June 6, 2024 | EdSource

Cops rush to reports of students attempting suicide and overdosing on drugs, bullying, sexual assault and unwanted touching. They surveil high schoolers leaving campuses for lunch. They break up fights between parents over spots in elementary school pickup queues. They...


Policy Analysis for California Education (PACE) is pleased to announce that Dean Michelle D. Young is joining PACE’s leadership team as a Faculty Director, representing the Berkeley School of Education.

Lessons From San Francisco
Commentary authors
Jessica Lee Stovall
Kristin Smith Alvarez
Laura Hinton
Bobby Pope
Aman Falol

State agencies and school districts nationwide are actively working to address the problem of teacher shortages, often while simultaneously seeking to diversify their educator workforce. As California grapples with the need to improve learning significantly for a student population that is increasingly linguistically and racially diverse, policymakers must focus on opportunities to attract more teachers to the profession, diversify the teacher workforce statewide, and increase teacher retention. We focus on the explicit credential barriers that candidates face when trying to pass state-required basic skills and subject matter exams as well as on how policy improvements could more effectively diversify the teaching profession so that it better reflects the state’s 75 percent students of color. Specifically, we recommend that the state expand how candidates can meet basic skills and subject matter requirements; gather and disaggregate credential exam data by candidate race/ethnicity; reduce teacher education program costs for both individual candidates and programs; and support increased investments in GYO programs.

Commentary author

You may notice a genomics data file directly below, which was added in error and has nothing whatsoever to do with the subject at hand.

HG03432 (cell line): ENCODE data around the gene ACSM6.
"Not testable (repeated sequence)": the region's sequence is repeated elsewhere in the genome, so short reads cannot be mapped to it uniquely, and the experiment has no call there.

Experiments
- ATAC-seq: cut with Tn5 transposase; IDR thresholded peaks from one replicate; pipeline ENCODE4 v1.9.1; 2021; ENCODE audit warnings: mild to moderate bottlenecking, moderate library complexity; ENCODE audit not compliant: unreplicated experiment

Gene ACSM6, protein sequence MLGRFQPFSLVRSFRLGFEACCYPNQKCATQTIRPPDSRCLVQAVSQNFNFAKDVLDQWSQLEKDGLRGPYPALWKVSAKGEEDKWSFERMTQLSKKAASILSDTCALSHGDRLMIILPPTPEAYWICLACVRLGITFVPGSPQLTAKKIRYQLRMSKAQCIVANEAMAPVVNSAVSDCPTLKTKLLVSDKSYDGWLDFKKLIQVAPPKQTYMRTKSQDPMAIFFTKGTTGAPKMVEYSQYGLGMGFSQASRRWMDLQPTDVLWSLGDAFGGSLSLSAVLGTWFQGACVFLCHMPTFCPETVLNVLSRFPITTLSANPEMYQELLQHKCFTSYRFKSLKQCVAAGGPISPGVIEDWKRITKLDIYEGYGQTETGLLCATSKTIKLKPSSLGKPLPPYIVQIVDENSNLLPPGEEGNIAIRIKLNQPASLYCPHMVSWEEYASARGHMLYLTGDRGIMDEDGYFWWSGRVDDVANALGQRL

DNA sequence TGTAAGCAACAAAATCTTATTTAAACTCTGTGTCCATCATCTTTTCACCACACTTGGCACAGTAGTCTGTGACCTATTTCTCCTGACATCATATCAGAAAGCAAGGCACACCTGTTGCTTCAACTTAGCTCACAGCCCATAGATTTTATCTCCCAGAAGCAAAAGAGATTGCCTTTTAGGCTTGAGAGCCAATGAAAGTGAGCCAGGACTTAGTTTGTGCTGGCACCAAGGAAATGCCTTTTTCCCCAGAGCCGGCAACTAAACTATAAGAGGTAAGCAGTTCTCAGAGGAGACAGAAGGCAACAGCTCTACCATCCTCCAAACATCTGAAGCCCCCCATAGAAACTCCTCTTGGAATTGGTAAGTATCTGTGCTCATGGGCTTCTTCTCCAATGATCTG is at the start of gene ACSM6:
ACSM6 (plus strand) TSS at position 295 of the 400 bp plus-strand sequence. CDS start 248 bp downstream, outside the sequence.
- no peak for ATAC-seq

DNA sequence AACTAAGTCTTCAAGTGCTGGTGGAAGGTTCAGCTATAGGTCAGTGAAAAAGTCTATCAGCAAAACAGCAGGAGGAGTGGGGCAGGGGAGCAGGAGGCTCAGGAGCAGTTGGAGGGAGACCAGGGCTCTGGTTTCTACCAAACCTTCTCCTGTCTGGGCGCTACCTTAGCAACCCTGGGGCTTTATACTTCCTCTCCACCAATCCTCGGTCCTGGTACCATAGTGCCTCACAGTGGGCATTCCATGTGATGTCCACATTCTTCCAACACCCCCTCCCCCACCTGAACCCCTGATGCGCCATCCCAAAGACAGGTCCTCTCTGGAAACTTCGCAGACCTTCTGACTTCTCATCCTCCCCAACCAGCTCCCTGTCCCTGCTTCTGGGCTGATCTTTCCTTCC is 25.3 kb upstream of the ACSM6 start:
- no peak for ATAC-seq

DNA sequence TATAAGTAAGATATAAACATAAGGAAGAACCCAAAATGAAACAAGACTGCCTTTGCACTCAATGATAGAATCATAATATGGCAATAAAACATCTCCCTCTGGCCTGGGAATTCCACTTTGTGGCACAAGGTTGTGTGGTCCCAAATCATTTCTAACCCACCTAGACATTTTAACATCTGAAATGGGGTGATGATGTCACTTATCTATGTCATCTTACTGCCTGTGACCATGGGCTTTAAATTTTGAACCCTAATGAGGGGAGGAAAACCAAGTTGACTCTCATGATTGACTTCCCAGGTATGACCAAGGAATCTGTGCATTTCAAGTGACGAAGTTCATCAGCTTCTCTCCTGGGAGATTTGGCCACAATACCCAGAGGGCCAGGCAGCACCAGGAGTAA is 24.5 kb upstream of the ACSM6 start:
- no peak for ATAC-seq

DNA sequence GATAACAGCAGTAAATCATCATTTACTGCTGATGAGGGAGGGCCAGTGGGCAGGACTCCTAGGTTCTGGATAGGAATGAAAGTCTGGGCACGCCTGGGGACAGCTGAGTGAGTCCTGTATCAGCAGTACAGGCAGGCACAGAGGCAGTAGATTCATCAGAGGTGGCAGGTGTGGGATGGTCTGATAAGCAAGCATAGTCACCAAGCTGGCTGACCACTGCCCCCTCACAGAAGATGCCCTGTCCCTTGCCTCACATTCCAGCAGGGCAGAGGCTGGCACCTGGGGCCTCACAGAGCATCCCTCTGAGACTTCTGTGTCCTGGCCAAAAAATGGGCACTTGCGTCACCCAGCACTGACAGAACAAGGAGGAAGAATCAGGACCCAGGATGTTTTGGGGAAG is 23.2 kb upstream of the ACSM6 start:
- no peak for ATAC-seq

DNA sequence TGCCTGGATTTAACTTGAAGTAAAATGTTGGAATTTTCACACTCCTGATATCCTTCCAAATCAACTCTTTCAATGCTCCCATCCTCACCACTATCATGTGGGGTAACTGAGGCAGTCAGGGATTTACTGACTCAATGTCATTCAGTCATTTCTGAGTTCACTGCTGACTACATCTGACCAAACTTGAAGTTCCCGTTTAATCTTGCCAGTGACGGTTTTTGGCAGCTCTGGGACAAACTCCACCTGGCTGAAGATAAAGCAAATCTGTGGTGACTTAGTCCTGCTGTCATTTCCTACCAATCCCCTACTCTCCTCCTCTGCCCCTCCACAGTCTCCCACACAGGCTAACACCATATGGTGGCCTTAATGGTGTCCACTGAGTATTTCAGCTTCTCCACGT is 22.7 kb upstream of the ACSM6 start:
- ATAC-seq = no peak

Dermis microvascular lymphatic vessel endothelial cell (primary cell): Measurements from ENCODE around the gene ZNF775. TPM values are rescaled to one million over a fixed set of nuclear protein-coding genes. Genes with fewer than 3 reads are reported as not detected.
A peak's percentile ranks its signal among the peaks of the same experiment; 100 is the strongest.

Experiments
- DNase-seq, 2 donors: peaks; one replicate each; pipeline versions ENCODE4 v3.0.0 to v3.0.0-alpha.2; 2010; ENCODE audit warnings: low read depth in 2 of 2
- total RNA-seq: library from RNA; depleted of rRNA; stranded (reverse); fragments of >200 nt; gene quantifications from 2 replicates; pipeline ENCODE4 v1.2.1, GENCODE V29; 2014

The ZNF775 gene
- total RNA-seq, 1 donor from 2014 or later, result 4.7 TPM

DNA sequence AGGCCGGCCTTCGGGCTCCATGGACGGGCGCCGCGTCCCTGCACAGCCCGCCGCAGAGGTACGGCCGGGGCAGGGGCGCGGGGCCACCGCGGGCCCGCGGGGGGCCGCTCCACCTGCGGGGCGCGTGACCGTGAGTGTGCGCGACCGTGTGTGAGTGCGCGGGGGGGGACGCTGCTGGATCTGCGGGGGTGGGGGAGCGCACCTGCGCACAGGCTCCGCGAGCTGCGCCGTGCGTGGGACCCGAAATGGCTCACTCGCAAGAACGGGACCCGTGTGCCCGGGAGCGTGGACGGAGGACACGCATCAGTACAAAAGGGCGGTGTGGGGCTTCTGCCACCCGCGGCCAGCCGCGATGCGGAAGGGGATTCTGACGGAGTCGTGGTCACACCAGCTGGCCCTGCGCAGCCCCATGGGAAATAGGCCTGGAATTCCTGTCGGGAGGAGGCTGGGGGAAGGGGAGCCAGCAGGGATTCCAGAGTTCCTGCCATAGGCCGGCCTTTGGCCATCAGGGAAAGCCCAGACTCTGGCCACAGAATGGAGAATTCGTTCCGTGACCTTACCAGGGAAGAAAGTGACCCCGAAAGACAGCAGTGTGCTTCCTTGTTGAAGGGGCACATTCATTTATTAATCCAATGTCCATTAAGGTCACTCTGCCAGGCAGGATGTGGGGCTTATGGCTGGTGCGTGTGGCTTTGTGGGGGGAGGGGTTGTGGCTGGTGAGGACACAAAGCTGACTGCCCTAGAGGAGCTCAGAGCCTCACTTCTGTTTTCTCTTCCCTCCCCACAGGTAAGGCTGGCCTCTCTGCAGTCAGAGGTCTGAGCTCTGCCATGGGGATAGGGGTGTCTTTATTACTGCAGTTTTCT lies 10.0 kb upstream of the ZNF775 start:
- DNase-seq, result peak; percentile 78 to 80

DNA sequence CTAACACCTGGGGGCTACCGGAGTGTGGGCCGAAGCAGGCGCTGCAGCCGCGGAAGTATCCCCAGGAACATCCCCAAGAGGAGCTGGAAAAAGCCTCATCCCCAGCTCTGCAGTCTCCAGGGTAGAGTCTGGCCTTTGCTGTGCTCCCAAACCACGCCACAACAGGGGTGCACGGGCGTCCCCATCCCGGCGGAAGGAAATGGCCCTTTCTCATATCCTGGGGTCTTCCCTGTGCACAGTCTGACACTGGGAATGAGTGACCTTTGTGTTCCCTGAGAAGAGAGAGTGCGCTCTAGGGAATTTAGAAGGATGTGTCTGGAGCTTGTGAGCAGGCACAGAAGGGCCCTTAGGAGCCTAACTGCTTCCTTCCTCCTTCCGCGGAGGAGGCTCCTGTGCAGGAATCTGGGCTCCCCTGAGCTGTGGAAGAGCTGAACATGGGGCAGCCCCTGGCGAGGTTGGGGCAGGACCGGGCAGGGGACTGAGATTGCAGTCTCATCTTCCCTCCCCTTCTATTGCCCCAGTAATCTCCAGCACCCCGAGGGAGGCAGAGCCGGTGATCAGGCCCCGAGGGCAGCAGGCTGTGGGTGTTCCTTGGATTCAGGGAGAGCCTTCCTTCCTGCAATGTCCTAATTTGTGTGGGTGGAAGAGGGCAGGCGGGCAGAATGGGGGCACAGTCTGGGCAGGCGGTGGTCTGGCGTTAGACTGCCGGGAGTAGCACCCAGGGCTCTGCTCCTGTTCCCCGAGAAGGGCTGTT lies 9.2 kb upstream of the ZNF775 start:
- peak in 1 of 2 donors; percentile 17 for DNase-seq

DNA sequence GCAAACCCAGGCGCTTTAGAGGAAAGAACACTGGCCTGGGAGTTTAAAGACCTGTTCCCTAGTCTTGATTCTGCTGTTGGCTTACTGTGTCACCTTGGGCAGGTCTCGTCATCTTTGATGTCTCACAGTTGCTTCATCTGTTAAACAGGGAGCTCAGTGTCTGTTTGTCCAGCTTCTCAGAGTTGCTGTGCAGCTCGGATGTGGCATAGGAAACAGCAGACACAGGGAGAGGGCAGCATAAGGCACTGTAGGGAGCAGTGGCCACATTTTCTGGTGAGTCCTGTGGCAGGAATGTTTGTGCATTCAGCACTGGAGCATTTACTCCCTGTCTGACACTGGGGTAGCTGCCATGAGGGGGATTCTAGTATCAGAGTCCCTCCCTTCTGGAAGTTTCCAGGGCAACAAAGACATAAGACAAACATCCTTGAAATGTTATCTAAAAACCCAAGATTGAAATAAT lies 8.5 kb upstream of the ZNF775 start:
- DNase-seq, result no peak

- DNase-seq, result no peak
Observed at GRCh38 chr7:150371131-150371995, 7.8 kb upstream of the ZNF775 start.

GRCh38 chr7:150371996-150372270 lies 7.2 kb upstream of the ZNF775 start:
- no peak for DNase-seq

Julie Flapan

Technology transforms nearly every aspect of our lives: the economy, the environment, health care, and our social lives. Today, 92 percent of jobs across most industries require some form of digital skills, underscoring the importance of computer science (CS) for career and college preparation. But it’s not just about jobs—it’s about equipping students with critical thinking skills to examine the biased algorithms and the data sets they draw from, which could influence the way students think and make decisions about voting and social justice, as well as their own relationships and well-being. Cultivating these critical skills with technology begins with K–12 education. While there is an urgency to meet this technological moment, it’s essential that we build the systems necessary to sustain CS education that is equitable, accessible, and culturally relevant so that it will engage our most underrepresented students.

May 13, 2024 | Education Week

Chronic absenteeism skyrocketed during the pandemic, creating headaches for teachers and school administrators eager to bring students back to regular classroom routines. But for many schools, chronic absenteeism is a source of financial strain as well. For schools in six...

Commentary author

All of us at Policy Analysis for California Education have been deeply saddened by the death of former PACE Faculty Director Christopher Edley, Jr. Professor Edley was an active member of the PACE faculty director team from 2018 to 2024.